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This eBook from the Gutenberg Project consists of approximately 2,413 pages of information about The Mahabharata of Krishna-Dwaipayana Vyasa, Volume 3.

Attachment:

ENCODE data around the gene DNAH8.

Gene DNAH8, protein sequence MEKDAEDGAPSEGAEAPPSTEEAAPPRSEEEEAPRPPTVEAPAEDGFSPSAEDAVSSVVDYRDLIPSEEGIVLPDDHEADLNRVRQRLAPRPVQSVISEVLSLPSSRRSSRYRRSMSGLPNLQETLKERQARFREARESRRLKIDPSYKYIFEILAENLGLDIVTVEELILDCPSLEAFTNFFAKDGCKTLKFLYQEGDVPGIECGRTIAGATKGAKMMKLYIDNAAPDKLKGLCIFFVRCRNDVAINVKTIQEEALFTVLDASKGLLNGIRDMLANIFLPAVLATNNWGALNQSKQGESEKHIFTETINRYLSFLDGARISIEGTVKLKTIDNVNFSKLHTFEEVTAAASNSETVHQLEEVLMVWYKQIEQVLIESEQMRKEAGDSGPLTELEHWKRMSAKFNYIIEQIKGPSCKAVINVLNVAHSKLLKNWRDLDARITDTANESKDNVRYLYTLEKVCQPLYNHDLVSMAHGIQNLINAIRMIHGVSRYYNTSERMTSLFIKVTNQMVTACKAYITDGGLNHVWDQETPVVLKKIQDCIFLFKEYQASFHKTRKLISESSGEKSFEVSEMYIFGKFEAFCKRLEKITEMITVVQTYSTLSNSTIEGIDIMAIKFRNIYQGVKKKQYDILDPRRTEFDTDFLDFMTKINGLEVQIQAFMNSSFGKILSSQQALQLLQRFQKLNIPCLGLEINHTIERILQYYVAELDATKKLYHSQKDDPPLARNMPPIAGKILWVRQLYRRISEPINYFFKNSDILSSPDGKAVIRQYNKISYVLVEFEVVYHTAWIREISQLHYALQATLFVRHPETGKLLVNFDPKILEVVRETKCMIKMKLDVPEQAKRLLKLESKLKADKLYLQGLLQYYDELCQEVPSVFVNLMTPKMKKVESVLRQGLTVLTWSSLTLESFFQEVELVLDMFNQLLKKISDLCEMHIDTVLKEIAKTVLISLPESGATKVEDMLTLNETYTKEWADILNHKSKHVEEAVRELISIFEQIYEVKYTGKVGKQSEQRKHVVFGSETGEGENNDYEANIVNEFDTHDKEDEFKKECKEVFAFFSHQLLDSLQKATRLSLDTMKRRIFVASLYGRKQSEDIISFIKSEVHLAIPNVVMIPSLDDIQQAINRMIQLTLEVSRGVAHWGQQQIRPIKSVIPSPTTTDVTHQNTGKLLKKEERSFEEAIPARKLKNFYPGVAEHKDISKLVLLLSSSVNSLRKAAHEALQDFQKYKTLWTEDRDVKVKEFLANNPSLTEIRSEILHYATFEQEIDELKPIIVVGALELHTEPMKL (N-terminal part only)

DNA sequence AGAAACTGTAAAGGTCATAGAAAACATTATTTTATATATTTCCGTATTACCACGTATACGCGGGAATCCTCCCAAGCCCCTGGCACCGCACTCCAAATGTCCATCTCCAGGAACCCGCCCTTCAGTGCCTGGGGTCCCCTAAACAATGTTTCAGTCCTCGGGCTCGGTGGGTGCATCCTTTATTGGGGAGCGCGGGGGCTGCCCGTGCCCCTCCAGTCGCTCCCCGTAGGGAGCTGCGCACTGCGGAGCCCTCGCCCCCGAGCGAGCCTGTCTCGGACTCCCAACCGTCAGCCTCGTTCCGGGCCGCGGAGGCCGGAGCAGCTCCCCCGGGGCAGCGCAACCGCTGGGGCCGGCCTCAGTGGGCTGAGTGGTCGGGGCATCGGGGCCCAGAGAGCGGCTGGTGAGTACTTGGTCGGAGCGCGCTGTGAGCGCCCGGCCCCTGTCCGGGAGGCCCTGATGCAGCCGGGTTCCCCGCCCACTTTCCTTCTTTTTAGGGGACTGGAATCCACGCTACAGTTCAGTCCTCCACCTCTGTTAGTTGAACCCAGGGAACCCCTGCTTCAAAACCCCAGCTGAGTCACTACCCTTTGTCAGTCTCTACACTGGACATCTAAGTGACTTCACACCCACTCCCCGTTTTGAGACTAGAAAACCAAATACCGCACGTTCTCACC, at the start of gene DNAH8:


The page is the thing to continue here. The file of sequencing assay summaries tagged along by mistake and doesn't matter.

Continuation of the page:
“Asita said, ’Those from which the Supreme Soul, when the time comes, moved by the desire of existence in manifold, forms, creates all creatures, are said by persons conversant with objects to be the five great essences.[1309] (After this) Time, impelled by the Understanding creates other objects from those (five primal essences).’[1310] He that says that there is anything else besides these (i.e., the five primal essences, Kala, and the Understanding), says what is not true.  Know, O Narada, that these five are eternal, indestructible, and without beginning and without end.  With Kala as their sixth, these five primal essences are naturally possessed of mighty energy.  Water, Space, Earth, Wind, and Heat,—­these are those five essences.  Without doubt, there is nothing higher or superior to these (in point of puissance or energy).  The existence of nothing else (than five) can be affirmed by any one agreeably to the conclusions derivable from the Srutis or arguments drawn from reason.  If any one does assert the existence of anything else, then his assertion would verily be idle or vain.  Know that these six enter into the production of all effects.  That of which are all these (which thou perceivest) is called Asat.[1311] These five, and Kala (or Jiva), the potencies of past acts, and ignorance,—­these eight eternal essences are the causes of the birth and destruction of all creatures.[1312] When creatures are destroyed it is into these that they enter; and when they take birth, it is again from them they do so.  Indeed, after destruction, a creature resolves itself into those five primal essences.  His body is made of earth; his ear has its origin in space; his eye hath light for its cause; his life (motion) is of wind, and his blood is of water, without doubt.  The two eyes, the nose, the two ears, the skin, and the tongue (constituting the fifth), are the senses.  These, the learned know, exist for perception of their respective objects.[1313] Vision, hearing, smelling, touching, and tasting are the functions of the senses.  The five senses are concerned with five objects in five ways.  Know, by the inference of reason, their similitude of attributes.[1314] Form, scent, taste, touch, and sound, are the five properties that are (respectively) apprehended by the five senses in five different ways.  These five properties, viz., form, scent, taste, touch, and sound, are not really apprehended by the senses (for these are inert), but it is the Soul that apprehends them through the senses.  That which is called Chitta is superior to the multitude of senses.  Superior to Chitta is Manas.  Superior to Manas is Buddhi, and superior to Buddhi is Kshetrajna.[1315] At first a living creature perceives different objects through the senses.  With Manas he reflects over them, and then with the aid of Buddhi he arrives at certitude of knowledge.  Possessed of Buddhi, one arrives at certainty of conclusions in respect of objects perceived through the senses.  The five

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